And I feel that I need to decide quickly as it is limited to eight participants.

Update:  To read more about my deliberations, click here.

This is where I should present an orderly list of pros and cons. Instead, there will be a tangle of pros and cons, sorted by topic.

Place:  My hometown is twenty miles from North Adams and it is the home of the high school where I met my spouse. It was also the home of my grandparents, the place we went shopping, and the area is still home to some family and friends.  Although the city has undergone a transformation from the time I was growing up, because we have visited frequently over the years, I am still comfortable there.

On the other hand, I have only been to MASS MoCA once, on a visit a couple of years ago. I am not at all knowledgeable about visual art, but we loved our visit. If I do go, most of the exhibits will be different than the ones we saw. Unlike most museums, MASS MoCA does not have a predominantly permanent collection. I am nervous about how inspirational the current exhibits will be for me in terms of writing new poetry. But, if it is, it could form the basis for a chapbook, which would be a good growth opportunity for me.

Time:  That week in November is fairly easy to re-arrange for me. Fortunately, our University Chorus concert is not until early December this year and we are doing Carmina Burana, which I know well. The sad thing is that my husband’s birthday is that week, although he has said that he is okay with my being away.

Readiness:  I have never done anything remotely this intensive with poetry – or, come to think of it, anything else. I haven’t concentrated on poetry or been in the company of poets for more than a few hours at a time. Am I ready to spend a week alternately interacting and living with poets and spending time alone writing and revising? Would I ever feel ready or is it just something one jumps into, ready or not?

There is some comfort in that the registration screen has several categories with which to describe one’s publication history, beginning with novice and ending with publishing one or more books. I at least get to claim the “one or two journal acceptances” category. Bonus:  I have some anthology credits and online credits from Silver Birch Press, even though I only have one actual journal credit. Enrollment is limited to eight participants, but I could easily find myself surrounded by much more experienced and formally educated poets, which could be intimidating, depending on personalities. Fortunately, I have had good experiences with the local established poets, who have helped me so much.  On the other hand, I could find myself being in a group of predominantly novice poets, which I am used to from Binghamton Poetry Project, although it would be strange to be the experienced one in the group for the week. Or we could have a range of experiences among the group, which would probably be most comfortable.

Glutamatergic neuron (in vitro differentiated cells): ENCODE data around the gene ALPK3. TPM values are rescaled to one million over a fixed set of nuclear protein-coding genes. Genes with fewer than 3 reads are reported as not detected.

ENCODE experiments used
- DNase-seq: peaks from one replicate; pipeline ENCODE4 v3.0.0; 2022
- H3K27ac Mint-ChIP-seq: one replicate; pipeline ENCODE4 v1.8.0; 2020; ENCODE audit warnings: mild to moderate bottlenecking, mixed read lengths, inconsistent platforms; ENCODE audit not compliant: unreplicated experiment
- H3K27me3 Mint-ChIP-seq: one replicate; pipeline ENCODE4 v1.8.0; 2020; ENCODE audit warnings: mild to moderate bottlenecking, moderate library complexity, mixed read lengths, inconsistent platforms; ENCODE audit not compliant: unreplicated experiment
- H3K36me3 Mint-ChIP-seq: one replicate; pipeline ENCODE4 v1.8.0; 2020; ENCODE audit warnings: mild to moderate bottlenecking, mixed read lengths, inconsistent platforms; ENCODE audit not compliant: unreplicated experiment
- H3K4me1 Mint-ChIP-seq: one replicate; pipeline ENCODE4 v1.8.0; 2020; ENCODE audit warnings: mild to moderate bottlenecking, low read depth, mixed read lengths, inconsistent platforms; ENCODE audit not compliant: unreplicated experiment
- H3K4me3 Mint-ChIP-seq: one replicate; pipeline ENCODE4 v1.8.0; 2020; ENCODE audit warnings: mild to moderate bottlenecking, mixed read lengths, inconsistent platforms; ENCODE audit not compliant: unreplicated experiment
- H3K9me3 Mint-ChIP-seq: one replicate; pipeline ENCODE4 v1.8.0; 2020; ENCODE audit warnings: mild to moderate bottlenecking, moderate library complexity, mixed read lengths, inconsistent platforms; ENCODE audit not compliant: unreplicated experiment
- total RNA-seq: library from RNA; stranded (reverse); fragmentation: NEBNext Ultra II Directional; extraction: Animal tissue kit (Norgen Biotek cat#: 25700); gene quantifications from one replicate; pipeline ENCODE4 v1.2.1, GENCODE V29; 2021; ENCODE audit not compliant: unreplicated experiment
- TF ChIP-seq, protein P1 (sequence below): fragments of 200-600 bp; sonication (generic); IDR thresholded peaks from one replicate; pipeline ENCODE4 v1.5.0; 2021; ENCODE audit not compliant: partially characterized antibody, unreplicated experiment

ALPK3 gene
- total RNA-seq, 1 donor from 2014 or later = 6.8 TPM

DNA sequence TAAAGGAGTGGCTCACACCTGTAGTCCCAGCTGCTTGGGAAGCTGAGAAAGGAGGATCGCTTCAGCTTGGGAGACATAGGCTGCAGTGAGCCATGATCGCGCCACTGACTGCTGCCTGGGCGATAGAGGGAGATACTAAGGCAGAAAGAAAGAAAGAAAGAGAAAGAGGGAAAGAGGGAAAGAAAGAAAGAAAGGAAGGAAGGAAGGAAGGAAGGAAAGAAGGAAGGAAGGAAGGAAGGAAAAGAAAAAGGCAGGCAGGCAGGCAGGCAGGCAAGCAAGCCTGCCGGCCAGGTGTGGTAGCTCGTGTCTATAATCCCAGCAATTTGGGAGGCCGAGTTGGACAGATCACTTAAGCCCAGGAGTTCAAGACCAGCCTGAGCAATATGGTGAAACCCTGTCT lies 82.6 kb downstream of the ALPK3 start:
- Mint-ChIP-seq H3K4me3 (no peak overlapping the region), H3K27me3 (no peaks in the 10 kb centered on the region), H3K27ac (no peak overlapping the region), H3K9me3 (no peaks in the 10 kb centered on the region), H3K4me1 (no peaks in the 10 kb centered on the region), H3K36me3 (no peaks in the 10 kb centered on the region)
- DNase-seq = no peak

Perhaps “Readiness” is not the proper name for this category. It’s more how much uneasiness/fear I can face. Although we have to submit sample poems, it does not seem that Tupelo is looking to cull applicants. They seem willing to work with whomever wants to be there – and can pay them, which leads to…

Money:  It’s not that I can’t afford to do this. It’s that I don’t generally spend much on poetry because it is unlikely I will ever recoup costs through publication.  But I do think I would learn a lot and get more insights into what publishers are looking for, which would be really valuable as one of my goals is to publish a chapbook someday. There. I actually admitted that publicly.

Okay. Time to stop hashing and publish this. Any and all are welcome to weigh in in comments or by email/FB for those who have those addresses. I need to decide quickly, as I would hate to delay, decide to do it, and find out that I waited too long and it was full.

Do I try to do this or not?

The US Supreme Court

Question; Which will better stand the test of time – Justice Kagan’s references to Spiderman in the majority patent case decision or Justice Scalia’s use of the word “jiggery-pokery” in the dissent from the health care subsidy case?

Please weigh in the comments!

(Bonus question:  Can you tell how punchy I am right now?)